22 Pieces of Advice for World Series of Poker Virgins

TAGs: poker education, WSOP

The World Series of Poker is the Holy Grail for poker players both professional and amateur alike and Lee Davy gives the virgins 22 pieces of advice to take heed of during their first foray into the poker section of their bucket list.

The World Series of Poker (WSOP) is Ben & Jerry’s ice cream. It’s pitch side seats at the World Cup Final. It’s an orgy. It’s a duet with Rihanna. It’s my wife’s gluten free pancakes.

22 Pieces of Advice for World Series of Poker VirginsEveryone who knows anything about poker wants to be there. Not everyone is fortunate enough to make the trip. If you love poker, you need to make the effort. It’s an experience you will never forget. It’s a bucket list item that’s more doable than rolling around with George Clooney in a bathtub full of cold baked beans.

With that in mind, here are 22 tips for the virgins who will venture into the desert hoping that they return home without an STD, money in their wallet, and a bad beat story to tell.

1# Find a Tribe

Las Vegas is no fun on your lonesome, even in the midst of the greatest poker tournament in the world. If you love your poker, the chances are you belong to a tribe who loves the game as much as you do.

A few members of my tribe used to come out every year to spend time with me. We played in some WSOP events but mainly spent our time playing cash games in Bally’s and Planet Hollywood. My best WSOP stories never took place in the Rio.

The WSOP is a magical place.

There is even more fairy dust when you experience it with those you grind with on a weekly basis.

2# Choosing an Event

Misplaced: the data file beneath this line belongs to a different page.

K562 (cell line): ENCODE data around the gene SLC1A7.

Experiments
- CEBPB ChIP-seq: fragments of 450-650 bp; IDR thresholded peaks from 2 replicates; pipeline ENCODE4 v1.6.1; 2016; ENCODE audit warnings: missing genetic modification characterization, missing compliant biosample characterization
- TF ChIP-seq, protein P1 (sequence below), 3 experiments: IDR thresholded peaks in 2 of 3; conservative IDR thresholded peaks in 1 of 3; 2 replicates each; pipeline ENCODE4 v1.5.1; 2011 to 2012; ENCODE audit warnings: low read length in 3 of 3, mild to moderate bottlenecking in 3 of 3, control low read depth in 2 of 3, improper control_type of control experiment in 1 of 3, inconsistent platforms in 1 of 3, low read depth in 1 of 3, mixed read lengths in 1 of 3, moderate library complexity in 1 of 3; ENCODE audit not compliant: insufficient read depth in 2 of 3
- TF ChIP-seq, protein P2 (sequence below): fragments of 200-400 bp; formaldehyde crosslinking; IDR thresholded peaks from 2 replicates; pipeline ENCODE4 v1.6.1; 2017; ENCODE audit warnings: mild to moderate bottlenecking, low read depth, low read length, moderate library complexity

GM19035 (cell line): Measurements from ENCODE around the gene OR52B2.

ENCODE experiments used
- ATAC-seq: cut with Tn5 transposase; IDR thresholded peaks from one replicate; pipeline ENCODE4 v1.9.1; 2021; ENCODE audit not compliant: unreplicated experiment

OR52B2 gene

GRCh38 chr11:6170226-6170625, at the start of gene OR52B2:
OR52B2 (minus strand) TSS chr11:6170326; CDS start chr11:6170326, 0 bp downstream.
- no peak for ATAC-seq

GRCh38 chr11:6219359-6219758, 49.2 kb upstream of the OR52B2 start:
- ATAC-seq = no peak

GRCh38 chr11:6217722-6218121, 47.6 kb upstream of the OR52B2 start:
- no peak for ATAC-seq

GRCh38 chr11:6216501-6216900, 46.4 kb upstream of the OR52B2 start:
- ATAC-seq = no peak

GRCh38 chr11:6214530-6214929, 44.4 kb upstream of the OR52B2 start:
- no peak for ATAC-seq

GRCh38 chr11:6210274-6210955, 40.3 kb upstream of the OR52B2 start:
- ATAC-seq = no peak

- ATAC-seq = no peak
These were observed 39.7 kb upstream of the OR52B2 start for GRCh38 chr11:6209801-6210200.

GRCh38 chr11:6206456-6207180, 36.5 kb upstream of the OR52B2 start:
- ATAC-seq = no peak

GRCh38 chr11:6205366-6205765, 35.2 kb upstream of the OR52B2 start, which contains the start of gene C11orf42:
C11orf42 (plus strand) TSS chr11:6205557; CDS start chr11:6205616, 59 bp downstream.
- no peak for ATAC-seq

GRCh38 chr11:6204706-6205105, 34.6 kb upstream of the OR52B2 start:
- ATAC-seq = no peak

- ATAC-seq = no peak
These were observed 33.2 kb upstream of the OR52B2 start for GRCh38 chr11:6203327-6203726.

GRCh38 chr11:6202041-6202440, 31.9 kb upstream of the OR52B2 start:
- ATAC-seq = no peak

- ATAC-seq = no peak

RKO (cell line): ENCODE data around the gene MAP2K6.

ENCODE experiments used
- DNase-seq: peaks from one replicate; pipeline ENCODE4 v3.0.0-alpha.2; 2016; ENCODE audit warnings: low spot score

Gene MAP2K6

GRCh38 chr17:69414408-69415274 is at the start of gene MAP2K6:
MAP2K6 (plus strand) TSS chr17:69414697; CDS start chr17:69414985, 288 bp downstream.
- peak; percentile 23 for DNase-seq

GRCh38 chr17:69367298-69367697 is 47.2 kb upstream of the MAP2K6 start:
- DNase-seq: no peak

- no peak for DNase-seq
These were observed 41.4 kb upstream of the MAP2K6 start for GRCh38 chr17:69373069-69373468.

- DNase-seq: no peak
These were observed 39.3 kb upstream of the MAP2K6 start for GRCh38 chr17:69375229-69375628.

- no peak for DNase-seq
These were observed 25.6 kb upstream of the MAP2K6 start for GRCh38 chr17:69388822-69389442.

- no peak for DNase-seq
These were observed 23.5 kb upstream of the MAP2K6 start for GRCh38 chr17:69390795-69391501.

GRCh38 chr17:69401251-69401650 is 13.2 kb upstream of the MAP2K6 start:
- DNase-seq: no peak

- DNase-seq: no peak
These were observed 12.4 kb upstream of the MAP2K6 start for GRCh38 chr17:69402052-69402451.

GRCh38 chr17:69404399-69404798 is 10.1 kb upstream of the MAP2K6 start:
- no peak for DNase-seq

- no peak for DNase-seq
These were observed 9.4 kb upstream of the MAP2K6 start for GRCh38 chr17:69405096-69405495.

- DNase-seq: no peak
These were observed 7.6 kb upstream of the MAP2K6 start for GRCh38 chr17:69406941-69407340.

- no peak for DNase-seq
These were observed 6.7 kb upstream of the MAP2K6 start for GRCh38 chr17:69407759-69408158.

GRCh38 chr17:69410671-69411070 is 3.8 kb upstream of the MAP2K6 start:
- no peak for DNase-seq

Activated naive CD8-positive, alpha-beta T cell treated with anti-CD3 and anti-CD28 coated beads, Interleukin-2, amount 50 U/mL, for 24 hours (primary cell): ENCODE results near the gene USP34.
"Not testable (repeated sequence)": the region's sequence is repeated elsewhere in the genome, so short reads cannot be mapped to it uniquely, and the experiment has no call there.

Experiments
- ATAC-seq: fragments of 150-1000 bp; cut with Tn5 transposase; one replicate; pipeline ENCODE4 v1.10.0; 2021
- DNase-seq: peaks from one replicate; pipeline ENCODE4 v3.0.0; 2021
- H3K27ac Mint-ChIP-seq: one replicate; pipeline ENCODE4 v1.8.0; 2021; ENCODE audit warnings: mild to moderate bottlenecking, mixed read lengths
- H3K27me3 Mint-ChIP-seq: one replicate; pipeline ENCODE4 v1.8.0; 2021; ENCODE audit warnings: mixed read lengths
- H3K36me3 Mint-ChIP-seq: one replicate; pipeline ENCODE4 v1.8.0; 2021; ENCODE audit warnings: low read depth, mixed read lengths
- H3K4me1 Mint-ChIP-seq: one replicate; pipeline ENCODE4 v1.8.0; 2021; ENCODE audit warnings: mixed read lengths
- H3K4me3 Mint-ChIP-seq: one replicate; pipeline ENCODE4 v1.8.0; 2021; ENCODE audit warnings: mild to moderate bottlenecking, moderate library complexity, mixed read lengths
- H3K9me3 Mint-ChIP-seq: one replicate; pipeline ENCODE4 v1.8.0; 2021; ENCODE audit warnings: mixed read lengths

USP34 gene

When I first appeared at the WSOP, the smallest buy-in was $1,000. I will always remember the day I asked my friend to lend me the money to play. He flicked a single chip into the air. I caught it. It was a month’s rent. To the pros, a $1,000 buy-in event is chicken feed. To the rest of us, it’s a steak.

These days the buy-in is smaller. The $565 buy-in for The Colossus is still a lot of money to invest in a game, but it’s the one event I would advise newcomers to compete in. It’s an incredible feeling to compete in a World Record event. The energy is palpable.

If you are competing in more than one event, then stick with the gimmicks. The $888 buy-in event, and Millionaire Maker, and the Little One for One Drop all draw huge fields, life-changing money, and a story to tell your friends.

3# Satellite

If you are with a tribe, then organise satellites with a winner takes all prize of a buy-in for a WSOP event. Even if your tribe doesn’t follow you to the desert, you can still organise these back home. It’s a great way to qualify for WSOP events because you know the skill level of your competitors better than anyone else.

There are also satellites at the Rio and the other casinos on The Strip. These are also worth a shot, but they won’t be as easy to win as the ones you invent in your own home game.

4# Sell Pieces

Don’t let greed get the better of you. When someone wants a piece of your buy-in and you start thinking of splitting that million, think again. The odds of you winning are astronomical.

If money is tight, it’s always better to sell pieces so you can play in more events than to have 100% of your action in your only rodeo. For the beginners, the experience is what counts. The WSOP draws you back year after year. Stretch that dollar as far as you can.

And you will be surprised who will buy a piece of your action. It’s no small feat to have a horse in a race with a million bucks for first. One year, I asked my Twitter followers to back me. Phil Galfond had a piece. I didn’t cash. I felt embarrassed asking him for the money. He shook my hand and thanked me for the sweat.